is leagues better than Meteora could have ever aspired to be, so I guess their 2-1 as far as I'm concerned (thats not counting Reanimation
    or Collision Course).
     
  8. #28
    The_Cool_Cow

    The_Cool_Cow Well-Known Member

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    I agree with you that the album was a good move in that they cant be pigeon-holed into one genre anymore. I also agree that, yes, the possibilities for the future are very exciting. But, in my opinion, MTM really wasnt that great. I found a lot of it to be really generic and uncreative. Leave Out All The Rest just sounds like a radio-friendly ballad to me. And Shadow of the Day is basically what U2 would sound like if Chester was the singer.

    The whole album wasnt bad, In Pieces, The Little Things Give You Away, and Bleed It Out were all great songs. But overall, I was very dissapointed by MTM.

    Im hoping that this was more of an experimenting album, where they toyed with a bunch of different sounds. Hopefully they'll chose one and refine it on the next album.
     
  9. #29
    Mark

    Mark Canadian Beauty LPA Administrator

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    The lyrics didn't evolve whatsoever. It was a complete regression.

    The "if it's broke don't fix it" approach is the main reason the album was such a letdown for many.

    Blasphemy. The band pushed many more boundaries than they ever have before. Who cares if a song sounds a tad bit like U2? I'd be psyched to be compared to that band.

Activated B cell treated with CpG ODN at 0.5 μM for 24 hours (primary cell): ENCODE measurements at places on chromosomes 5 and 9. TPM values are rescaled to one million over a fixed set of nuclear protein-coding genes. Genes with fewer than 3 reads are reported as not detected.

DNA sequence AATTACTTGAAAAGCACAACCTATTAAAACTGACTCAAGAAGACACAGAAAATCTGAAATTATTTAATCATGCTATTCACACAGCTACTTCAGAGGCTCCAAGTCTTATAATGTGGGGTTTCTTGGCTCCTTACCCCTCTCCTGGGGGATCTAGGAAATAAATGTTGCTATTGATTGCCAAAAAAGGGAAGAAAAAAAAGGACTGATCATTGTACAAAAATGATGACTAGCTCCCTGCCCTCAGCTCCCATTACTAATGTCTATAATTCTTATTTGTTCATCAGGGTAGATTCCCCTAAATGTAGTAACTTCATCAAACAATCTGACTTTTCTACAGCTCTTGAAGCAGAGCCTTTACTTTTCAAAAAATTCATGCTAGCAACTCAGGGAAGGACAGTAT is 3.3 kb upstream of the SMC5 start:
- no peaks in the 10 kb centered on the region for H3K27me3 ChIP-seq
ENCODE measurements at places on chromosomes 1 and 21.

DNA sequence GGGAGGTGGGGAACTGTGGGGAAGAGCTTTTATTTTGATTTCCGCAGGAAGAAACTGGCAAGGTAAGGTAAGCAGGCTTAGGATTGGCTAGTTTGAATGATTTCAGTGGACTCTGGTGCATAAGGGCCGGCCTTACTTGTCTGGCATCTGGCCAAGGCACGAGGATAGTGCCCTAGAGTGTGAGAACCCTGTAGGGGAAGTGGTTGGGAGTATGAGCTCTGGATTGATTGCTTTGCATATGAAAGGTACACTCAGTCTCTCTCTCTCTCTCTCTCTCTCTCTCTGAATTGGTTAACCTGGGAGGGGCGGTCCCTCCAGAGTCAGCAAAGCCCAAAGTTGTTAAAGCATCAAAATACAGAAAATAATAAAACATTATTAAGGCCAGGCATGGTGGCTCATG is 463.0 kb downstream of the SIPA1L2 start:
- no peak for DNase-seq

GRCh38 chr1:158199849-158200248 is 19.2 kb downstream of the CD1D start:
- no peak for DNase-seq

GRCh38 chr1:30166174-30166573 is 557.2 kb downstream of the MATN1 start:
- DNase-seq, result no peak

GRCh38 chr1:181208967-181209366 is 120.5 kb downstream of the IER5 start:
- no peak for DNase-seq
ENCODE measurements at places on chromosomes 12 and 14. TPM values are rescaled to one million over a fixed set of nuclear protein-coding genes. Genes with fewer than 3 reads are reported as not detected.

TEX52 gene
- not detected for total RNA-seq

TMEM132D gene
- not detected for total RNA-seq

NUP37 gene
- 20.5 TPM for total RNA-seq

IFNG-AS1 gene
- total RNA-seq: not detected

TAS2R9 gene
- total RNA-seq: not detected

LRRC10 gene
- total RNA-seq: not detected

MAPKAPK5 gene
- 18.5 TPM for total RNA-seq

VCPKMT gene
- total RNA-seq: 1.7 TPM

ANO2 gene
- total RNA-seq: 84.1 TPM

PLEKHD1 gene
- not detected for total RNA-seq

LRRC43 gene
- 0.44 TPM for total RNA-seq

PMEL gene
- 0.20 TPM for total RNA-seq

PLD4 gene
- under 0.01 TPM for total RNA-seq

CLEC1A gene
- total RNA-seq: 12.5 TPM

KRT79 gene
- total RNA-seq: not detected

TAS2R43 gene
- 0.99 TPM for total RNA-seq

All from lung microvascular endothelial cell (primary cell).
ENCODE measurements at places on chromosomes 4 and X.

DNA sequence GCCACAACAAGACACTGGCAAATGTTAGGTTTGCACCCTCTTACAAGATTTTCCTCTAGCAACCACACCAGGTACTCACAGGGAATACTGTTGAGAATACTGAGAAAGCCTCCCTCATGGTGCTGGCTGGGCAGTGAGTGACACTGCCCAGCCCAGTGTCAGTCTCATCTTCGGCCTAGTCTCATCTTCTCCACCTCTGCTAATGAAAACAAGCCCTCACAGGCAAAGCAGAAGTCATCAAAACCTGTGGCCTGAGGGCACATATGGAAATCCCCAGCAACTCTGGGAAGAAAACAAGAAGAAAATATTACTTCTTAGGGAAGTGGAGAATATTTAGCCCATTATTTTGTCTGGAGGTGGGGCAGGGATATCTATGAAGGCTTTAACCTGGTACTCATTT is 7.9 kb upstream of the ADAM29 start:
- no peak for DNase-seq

The best thing about MTM is that the band abandoned their previously established formula for writing songs and came out with something different and unpredictable. It's not a perfect album, but it leaves many more avenues to be explored.
     
  10. #30
    Louis

    Louis Message me if you need to talk. We love you all. LPA Team

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    I agree. 'Minutes to Midnight' was most certainly not a perfect album when speaking in generalities. If anything, it's really just sort of decent. This was a transitional effort. I doubt it's how Linkin Park will sound on future albums.

    I think Derek said it best: Their next album will be their finest hour. This record is most certainly not perfect, but it's beyond anything Linkin Park has ever written and it shows that Linkin Park is perfectly capable of getting outside of their comfort zone and writing something new, different, and unpredictable. They've learned to do this, so I think that the albums to come will show Linkin Park at their best.
     
  11. #31
    heshboy

    heshboy Well-Known Member

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    Let me give it a go in this topic. M2M is a horrible album by a band(Drums, Guitars, bass, mic, turntables). You have all of those instruments at your disposal and you come up with a dull, generic, poppy album? That is a load of crap. The best song on M2M is "No More Sorrow" and that's only because of the lead guitar part during the verses. The Ryhthem guitar on M2M is average, and most of the Lead Guitar parts on the album are generic and lazy. No skill is shown. The solos are perfectly un-inspireed. The drums are not that good. The vocals are slow, and winey. It's like being tugged at by an infant for over 40mins, and wanting to smack him for the annoyance.